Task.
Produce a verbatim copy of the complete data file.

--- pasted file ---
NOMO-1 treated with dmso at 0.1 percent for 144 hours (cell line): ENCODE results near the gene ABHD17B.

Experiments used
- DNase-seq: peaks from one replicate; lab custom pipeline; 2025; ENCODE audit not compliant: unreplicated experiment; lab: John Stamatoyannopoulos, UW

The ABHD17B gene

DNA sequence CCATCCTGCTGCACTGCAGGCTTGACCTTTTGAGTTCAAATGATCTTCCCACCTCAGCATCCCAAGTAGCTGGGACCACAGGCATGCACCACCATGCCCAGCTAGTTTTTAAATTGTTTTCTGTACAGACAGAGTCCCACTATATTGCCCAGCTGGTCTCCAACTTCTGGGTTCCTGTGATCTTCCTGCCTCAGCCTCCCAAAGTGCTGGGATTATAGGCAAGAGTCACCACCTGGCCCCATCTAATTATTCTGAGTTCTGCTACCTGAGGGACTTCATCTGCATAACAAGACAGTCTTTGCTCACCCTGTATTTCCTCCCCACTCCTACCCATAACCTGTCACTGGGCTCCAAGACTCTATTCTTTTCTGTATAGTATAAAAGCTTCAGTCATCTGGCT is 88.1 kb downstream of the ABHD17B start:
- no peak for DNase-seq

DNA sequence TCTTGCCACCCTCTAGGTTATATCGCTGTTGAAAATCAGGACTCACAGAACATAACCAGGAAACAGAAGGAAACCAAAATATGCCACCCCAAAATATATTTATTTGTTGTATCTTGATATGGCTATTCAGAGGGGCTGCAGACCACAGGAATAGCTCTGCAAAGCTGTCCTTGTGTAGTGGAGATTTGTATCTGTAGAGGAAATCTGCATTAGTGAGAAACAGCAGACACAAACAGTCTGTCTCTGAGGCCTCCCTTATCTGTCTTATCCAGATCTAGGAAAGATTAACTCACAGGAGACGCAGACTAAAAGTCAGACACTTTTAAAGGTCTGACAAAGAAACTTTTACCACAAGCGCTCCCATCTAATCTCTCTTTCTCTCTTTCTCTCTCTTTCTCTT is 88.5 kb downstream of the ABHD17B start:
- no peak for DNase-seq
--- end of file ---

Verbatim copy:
NOMO-1 treated with dmso at 0.1 percent for 144 hours (cell line): ENCODE results near the gene ABHD17B.

Experiments used
- DNase-seq: peaks from one replicate; lab custom pipeline; 2025; ENCODE audit not compliant: unreplicated experiment; lab: John Stamatoyannopoulos, UW

The ABHD17B gene

DNA sequence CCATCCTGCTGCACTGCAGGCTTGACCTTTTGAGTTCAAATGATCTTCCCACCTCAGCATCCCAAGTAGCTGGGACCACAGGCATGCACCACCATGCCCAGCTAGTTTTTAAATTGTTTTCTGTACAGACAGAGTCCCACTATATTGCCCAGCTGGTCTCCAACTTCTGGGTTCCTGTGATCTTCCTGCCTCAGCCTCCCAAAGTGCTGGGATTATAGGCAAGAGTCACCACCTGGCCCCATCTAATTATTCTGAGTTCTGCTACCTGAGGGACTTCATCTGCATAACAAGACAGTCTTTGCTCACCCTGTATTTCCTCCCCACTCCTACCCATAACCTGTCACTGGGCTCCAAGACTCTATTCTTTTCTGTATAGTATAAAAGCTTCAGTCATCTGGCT is 88.1 kb downstream of the ABHD17B start:
- no peak for DNase-seq

DNA sequence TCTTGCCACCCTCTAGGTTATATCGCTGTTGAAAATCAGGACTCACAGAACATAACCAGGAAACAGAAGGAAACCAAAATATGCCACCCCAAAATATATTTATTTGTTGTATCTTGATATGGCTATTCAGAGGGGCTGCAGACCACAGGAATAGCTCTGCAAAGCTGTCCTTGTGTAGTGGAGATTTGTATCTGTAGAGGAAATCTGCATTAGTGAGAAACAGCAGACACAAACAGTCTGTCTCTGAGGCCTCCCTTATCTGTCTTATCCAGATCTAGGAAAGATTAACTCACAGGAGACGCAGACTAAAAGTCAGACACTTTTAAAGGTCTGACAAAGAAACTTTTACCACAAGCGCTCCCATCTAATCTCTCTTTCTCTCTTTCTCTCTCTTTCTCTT is 88.5 kb downstream of the ABHD17B start:
- no peak for DNase-seq